years ago, I was talking to a family member about herbs which help with
bruising when my husband’s nephew interjected, “Why do you bother, the body
deals with bruising all by itself.”
nephew is a doctor and not interested in herbs. I’d forgotten he was nearby
when I began the conversation but his question made me stop and think. Why
would we intervene in a situation which will resolve itself given enough time?
happen. When we knock against something, fall over, damage to our skin or
underlying tissue results in two major actions within the body. The damaged
cells are removed and new cells are created to take their place. We can see
this as the damaged area changes colour, becomes inflamed, maybe hot to the
touch and/or swollen and we feel pain if we try to touch the damaged area.
the trauma causes damage to underlying structures, not just soft tissue.
Cartilage may be torn, ligaments damaged, bones broken or fractured or blood
vessels severed. In such cases, trips to A&E are always advised to diagnose
through x-ray, CT scan or MRI exactly what has occurred. Similarly, if there is
any hint of abuse, professional help must be sought so accurate records and
evidence can be acquired and the victim offered safety.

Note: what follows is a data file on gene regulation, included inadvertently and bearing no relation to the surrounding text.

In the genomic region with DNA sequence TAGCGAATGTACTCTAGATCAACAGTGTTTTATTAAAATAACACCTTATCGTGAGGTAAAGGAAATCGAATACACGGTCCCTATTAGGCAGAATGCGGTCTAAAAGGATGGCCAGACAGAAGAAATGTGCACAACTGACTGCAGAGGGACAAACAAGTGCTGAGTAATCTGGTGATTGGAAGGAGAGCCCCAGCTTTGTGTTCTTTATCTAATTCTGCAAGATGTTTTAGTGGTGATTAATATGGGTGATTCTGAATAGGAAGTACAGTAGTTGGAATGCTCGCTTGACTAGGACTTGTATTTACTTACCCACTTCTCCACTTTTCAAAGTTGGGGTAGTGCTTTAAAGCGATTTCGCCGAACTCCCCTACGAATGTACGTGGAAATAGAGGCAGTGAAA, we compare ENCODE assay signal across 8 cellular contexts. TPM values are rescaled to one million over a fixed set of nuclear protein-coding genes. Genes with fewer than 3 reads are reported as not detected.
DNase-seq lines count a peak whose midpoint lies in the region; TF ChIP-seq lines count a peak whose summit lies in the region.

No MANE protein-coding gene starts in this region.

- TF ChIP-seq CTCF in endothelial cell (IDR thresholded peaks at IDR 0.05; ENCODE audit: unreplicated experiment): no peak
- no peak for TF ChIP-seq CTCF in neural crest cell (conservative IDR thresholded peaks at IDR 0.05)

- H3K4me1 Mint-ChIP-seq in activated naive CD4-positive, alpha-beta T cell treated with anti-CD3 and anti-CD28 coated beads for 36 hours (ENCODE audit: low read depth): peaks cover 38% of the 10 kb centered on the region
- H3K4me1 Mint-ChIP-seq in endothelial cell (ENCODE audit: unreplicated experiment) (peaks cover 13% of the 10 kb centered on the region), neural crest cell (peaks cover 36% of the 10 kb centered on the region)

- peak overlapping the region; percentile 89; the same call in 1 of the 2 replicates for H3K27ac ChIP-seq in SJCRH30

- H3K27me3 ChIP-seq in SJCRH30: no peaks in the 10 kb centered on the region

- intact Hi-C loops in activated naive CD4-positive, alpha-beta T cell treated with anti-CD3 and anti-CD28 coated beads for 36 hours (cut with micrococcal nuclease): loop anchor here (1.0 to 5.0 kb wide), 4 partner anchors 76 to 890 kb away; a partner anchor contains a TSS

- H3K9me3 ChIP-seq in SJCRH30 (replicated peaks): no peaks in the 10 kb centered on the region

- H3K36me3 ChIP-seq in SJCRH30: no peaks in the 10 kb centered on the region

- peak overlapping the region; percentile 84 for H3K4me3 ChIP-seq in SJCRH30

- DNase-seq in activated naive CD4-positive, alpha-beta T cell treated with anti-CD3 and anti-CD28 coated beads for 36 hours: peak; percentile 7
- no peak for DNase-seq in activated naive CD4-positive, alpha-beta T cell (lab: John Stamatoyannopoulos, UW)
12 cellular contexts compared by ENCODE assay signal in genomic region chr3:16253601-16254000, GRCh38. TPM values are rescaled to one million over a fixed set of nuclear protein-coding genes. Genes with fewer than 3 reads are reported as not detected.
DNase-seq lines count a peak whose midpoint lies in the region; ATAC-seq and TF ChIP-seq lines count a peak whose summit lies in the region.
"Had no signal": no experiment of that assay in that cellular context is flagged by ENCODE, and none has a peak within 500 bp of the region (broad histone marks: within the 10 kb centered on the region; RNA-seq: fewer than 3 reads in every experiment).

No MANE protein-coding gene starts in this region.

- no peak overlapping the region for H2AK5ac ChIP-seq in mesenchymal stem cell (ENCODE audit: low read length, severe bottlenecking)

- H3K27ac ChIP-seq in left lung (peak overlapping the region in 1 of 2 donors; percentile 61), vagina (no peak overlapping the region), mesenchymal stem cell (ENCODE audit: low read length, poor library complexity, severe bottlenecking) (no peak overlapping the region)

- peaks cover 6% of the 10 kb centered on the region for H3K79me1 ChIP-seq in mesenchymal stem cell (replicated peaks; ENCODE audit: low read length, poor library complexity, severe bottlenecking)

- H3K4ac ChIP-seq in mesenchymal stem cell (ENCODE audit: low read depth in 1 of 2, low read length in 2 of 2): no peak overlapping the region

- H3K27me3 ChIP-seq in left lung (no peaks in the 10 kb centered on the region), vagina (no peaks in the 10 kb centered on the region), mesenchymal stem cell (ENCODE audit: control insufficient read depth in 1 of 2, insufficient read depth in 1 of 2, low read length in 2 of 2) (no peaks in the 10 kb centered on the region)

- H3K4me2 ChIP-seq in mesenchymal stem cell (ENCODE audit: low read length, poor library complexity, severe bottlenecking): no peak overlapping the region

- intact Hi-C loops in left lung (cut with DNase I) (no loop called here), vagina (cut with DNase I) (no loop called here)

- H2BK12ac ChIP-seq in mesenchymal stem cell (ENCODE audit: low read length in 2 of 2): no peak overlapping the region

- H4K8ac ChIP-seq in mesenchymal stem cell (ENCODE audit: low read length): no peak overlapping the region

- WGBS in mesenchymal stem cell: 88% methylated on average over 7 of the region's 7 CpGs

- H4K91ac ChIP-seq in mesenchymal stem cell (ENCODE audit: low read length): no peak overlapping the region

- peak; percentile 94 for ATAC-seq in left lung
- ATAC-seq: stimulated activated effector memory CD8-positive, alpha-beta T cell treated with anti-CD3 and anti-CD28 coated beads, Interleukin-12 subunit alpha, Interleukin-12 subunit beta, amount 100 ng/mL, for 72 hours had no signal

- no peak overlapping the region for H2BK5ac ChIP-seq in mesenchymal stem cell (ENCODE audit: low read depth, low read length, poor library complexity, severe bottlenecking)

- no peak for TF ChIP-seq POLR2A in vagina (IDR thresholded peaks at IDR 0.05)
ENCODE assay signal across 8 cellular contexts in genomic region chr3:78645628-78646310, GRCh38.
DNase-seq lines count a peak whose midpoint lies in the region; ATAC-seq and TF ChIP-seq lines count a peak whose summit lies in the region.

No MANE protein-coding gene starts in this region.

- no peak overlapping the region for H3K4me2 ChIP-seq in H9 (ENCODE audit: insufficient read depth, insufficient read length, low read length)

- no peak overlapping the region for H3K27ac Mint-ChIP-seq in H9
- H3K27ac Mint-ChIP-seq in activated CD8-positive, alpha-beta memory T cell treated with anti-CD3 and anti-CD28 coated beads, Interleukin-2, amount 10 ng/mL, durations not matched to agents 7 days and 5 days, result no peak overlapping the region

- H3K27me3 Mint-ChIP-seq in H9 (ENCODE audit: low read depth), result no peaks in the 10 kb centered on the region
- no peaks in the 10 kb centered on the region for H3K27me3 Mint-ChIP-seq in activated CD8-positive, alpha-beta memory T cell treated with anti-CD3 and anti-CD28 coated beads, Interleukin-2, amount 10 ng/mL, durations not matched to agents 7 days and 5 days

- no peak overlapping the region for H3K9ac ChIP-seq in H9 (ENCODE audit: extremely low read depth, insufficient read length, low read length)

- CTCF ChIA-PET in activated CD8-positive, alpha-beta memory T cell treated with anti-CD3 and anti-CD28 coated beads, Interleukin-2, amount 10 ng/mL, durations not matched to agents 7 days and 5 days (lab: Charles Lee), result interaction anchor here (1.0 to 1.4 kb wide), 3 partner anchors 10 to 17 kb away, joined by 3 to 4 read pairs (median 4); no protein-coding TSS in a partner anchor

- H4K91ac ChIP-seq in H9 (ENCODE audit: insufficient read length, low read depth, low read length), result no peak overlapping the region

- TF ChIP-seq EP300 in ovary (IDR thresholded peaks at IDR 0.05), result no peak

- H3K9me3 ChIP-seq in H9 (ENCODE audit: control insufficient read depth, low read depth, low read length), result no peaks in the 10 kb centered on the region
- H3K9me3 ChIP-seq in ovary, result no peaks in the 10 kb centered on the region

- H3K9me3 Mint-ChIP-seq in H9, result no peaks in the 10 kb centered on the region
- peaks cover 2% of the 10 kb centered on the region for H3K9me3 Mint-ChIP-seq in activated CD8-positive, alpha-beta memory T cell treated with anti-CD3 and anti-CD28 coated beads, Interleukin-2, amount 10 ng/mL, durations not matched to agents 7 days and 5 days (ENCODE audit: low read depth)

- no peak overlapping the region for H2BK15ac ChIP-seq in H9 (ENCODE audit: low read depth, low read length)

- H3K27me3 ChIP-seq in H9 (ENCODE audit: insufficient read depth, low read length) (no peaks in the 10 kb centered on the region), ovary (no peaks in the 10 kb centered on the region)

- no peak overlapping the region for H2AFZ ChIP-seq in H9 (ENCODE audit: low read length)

neck and back injuries, especially those where spinal damage is suspected are
other areas where expert advice must be sought since the first hour post event
is the most crucial in preventing life-changing effects. The patient must not
be moved except by experts.
said all this, bruises remain and there are several plants which can provide
help and support to the body to assist in the healing process.
are two herbs which stay at the top of my first aid provisions. Yarrow (achillea
millefolium), because of its anti-inflammatory properties and, as Jim
Macdonald said, “yarrow knows what to do with blood.” My other go-to is
plantain, both narrow leaf and greater (plantago lanceolata and p. major).
It’s drawing properties help to ensure the damaged area doesn’t have any
foreign objects, it helps with cell production and has the ability to retain
moisture in dry tissues.
two herbs are usually given as a poultice or salve and also internally as part
of a tincture or tea, depending on whether the patient can tolerate alcohol.
third herb I use externally is comfrey. It’s speedy cell-rejuvenation means
this is not one to be applied within the first 24-36 hours, as it can regrow
skin cells over dirt or fuse bone before it has been correctly set. After that
time, it is really useful.
three herbs form my “old wound” salve because they will also deal with bruises
which refuse to heal or leave unwelcomed scars. Their power has also been
proved on the energetic level as one of my apprentices uses them as a tea and a
smudge to help resolve/come to terms with emotional scars left from childhood